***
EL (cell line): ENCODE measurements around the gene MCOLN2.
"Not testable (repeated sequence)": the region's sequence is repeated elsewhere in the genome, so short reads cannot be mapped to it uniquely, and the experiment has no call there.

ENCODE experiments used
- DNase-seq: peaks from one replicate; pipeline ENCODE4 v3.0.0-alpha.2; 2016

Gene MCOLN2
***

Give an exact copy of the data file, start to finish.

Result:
EL (cell line): ENCODE measurements around the gene MCOLN2.
"Not testable (repeated sequence)": the region's sequence is repeated elsewhere in the genome, so short reads cannot be mapped to it uniquely, and the experiment has no call there.

ENCODE experiments used
- DNase-seq: peaks from one replicate; pipeline ENCODE4 v3.0.0-alpha.2; 2016

Gene MCOLN2